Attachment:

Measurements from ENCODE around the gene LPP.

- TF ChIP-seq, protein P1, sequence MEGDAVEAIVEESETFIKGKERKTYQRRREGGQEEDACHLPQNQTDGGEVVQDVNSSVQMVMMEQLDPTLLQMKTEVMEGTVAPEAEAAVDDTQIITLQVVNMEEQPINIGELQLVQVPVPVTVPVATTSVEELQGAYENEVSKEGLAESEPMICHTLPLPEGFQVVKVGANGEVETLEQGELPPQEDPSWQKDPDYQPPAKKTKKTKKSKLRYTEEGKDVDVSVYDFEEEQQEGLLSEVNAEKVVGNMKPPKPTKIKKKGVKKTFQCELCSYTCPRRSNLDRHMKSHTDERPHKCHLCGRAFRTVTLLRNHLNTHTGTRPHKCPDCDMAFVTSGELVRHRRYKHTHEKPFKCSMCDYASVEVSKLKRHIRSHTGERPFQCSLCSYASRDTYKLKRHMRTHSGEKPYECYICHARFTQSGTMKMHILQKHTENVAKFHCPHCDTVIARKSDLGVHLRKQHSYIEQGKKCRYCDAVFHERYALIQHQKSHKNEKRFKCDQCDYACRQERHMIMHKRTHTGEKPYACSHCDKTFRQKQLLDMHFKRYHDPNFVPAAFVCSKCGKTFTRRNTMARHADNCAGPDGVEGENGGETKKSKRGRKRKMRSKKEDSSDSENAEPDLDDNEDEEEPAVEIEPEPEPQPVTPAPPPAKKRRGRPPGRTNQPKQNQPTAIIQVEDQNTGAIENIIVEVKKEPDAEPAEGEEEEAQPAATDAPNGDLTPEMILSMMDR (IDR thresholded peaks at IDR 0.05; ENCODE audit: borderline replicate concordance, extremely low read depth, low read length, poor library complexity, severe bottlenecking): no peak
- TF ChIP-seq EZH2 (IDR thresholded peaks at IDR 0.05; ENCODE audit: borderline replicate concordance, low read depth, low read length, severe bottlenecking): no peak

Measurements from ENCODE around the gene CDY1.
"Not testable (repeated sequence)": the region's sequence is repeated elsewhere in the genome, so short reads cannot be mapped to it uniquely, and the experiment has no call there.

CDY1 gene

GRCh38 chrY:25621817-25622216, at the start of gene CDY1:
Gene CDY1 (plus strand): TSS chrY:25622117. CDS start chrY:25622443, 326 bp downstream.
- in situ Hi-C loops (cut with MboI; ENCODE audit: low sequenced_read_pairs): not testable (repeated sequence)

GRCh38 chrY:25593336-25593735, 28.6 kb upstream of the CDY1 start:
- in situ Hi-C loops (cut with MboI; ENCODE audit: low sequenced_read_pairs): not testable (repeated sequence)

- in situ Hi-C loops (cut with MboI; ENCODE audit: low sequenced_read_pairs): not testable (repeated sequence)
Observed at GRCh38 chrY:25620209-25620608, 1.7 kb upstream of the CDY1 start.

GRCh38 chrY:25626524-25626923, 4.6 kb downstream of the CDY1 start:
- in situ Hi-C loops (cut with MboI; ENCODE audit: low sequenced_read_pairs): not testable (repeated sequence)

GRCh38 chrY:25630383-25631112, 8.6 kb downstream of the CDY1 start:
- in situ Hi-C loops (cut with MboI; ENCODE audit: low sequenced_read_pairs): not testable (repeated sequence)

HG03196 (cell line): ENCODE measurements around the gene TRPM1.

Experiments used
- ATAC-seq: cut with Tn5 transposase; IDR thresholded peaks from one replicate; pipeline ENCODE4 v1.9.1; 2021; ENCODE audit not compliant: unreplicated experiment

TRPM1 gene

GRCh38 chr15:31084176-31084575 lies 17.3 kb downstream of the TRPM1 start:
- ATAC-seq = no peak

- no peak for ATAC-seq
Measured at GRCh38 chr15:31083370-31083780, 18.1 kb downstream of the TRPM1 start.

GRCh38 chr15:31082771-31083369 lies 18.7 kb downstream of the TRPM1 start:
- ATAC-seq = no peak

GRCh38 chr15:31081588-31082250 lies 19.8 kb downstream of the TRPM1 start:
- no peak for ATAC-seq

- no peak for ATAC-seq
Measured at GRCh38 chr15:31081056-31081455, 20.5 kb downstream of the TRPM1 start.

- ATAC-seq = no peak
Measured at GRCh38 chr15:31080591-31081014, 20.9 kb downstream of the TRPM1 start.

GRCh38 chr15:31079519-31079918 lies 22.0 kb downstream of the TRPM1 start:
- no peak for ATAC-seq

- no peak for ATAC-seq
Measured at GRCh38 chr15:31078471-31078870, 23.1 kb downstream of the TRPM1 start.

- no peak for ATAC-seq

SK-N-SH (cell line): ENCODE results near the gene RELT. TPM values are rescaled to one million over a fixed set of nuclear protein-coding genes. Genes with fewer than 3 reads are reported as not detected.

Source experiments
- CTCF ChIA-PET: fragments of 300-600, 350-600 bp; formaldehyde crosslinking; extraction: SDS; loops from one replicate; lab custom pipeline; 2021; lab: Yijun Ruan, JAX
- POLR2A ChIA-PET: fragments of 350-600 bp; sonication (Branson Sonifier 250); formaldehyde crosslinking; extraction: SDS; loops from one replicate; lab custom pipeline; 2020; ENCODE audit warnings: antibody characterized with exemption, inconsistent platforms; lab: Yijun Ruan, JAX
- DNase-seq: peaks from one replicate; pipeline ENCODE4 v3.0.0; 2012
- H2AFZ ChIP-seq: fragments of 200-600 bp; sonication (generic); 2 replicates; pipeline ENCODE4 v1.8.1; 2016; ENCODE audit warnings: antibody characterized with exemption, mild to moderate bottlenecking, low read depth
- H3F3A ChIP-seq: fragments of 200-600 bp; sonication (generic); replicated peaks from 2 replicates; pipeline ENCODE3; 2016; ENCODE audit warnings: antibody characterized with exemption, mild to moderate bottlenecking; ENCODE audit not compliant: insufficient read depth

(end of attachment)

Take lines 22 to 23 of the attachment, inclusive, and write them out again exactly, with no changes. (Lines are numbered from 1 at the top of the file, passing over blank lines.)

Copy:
GRCh38 chr15:31084176-31084575 lies 17.3 kb downstream of the TRPM1 start:
- ATAC-seq = no peak